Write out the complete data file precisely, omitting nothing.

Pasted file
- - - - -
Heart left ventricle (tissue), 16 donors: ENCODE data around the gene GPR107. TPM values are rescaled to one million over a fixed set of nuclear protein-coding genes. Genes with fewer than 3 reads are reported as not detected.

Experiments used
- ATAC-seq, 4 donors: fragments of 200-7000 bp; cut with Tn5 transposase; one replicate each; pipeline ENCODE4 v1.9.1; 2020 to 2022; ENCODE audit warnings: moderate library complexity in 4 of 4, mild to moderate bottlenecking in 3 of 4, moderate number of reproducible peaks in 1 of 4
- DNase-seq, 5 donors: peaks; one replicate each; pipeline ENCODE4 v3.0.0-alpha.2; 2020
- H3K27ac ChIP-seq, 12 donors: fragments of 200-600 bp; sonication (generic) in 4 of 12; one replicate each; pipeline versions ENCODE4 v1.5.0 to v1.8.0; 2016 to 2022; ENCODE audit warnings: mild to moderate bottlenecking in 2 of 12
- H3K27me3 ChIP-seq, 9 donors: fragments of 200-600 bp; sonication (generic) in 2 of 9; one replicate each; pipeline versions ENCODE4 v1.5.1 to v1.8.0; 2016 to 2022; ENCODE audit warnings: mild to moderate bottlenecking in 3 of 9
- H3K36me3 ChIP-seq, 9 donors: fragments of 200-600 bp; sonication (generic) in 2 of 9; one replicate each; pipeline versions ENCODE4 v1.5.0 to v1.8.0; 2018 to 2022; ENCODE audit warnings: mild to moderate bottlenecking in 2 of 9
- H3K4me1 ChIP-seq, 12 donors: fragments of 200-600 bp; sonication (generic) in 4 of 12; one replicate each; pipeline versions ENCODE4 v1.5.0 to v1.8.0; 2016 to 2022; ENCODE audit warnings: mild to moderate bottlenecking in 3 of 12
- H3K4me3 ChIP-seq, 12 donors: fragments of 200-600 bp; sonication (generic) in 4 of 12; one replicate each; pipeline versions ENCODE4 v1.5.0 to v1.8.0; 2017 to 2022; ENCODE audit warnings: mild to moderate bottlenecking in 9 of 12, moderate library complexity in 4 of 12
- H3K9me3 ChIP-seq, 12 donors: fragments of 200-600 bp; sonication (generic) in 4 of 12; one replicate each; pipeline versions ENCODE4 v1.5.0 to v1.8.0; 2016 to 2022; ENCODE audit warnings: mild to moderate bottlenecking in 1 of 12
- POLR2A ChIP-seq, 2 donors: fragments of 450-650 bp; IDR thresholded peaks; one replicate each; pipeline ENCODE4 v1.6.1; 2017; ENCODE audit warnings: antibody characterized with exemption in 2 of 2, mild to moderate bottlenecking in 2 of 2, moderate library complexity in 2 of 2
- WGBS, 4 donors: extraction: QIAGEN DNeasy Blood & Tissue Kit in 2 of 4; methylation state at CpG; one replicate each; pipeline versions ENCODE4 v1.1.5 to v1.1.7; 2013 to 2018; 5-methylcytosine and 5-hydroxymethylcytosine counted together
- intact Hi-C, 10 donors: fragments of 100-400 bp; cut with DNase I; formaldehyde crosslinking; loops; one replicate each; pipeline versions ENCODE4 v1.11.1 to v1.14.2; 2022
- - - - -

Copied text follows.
Heart left ventricle (tissue), 16 donors: ENCODE data around the gene GPR107. TPM values are rescaled to one million over a fixed set of nuclear protein-coding genes. Genes with fewer than 3 reads are reported as not detected.

Experiments used
- ATAC-seq, 4 donors: fragments of 200-7000 bp; cut with Tn5 transposase; one replicate each; pipeline ENCODE4 v1.9.1; 2020 to 2022; ENCODE audit warnings: moderate library complexity in 4 of 4, mild to moderate bottlenecking in 3 of 4, moderate number of reproducible peaks in 1 of 4
- DNase-seq, 5 donors: peaks; one replicate each; pipeline ENCODE4 v3.0.0-alpha.2; 2020
- H3K27ac ChIP-seq, 12 donors: fragments of 200-600 bp; sonication (generic) in 4 of 12; one replicate each; pipeline versions ENCODE4 v1.5.0 to v1.8.0; 2016 to 2022; ENCODE audit warnings: mild to moderate bottlenecking in 2 of 12
- H3K27me3 ChIP-seq, 9 donors: fragments of 200-600 bp; sonication (generic) in 2 of 9; one replicate each; pipeline versions ENCODE4 v1.5.1 to v1.8.0; 2016 to 2022; ENCODE audit warnings: mild to moderate bottlenecking in 3 of 9
- H3K36me3 ChIP-seq, 9 donors: fragments of 200-600 bp; sonication (generic) in 2 of 9; one replicate each; pipeline versions ENCODE4 v1.5.0 to v1.8.0; 2018 to 2022; ENCODE audit warnings: mild to moderate bottlenecking in 2 of 9
- H3K4me1 ChIP-seq, 12 donors: fragments of 200-600 bp; sonication (generic) in 4 of 12; one replicate each; pipeline versions ENCODE4 v1.5.0 to v1.8.0; 2016 to 2022; ENCODE audit warnings: mild to moderate bottlenecking in 3 of 12
- H3K4me3 ChIP-seq, 12 donors: fragments of 200-600 bp; sonication (generic) in 4 of 12; one replicate each; pipeline versions ENCODE4 v1.5.0 to v1.8.0; 2017 to 2022; ENCODE audit warnings: mild to moderate bottlenecking in 9 of 12, moderate library complexity in 4 of 12
- H3K9me3 ChIP-seq, 12 donors: fragments of 200-600 bp; sonication (generic) in 4 of 12; one replicate each; pipeline versions ENCODE4 v1.5.0 to v1.8.0; 2016 to 2022; ENCODE audit warnings: mild to moderate bottlenecking in 1 of 12
- POLR2A ChIP-seq, 2 donors: fragments of 450-650 bp; IDR thresholded peaks; one replicate each; pipeline ENCODE4 v1.6.1; 2017; ENCODE audit warnings: antibody characterized with exemption in 2 of 2, mild to moderate bottlenecking in 2 of 2, moderate library complexity in 2 of 2
- WGBS, 4 donors: extraction: QIAGEN DNeasy Blood & Tissue Kit in 2 of 4; methylation state at CpG; one replicate each; pipeline versions ENCODE4 v1.1.5 to v1.1.7; 2013 to 2018; 5-methylcytosine and 5-hydroxymethylcytosine counted together
- intact Hi-C, 10 donors: fragments of 100-400 bp; cut with DNase I; formaldehyde crosslinking; loops; one replicate each; pipeline versions ENCODE4 v1.11.1 to v1.14.2; 2022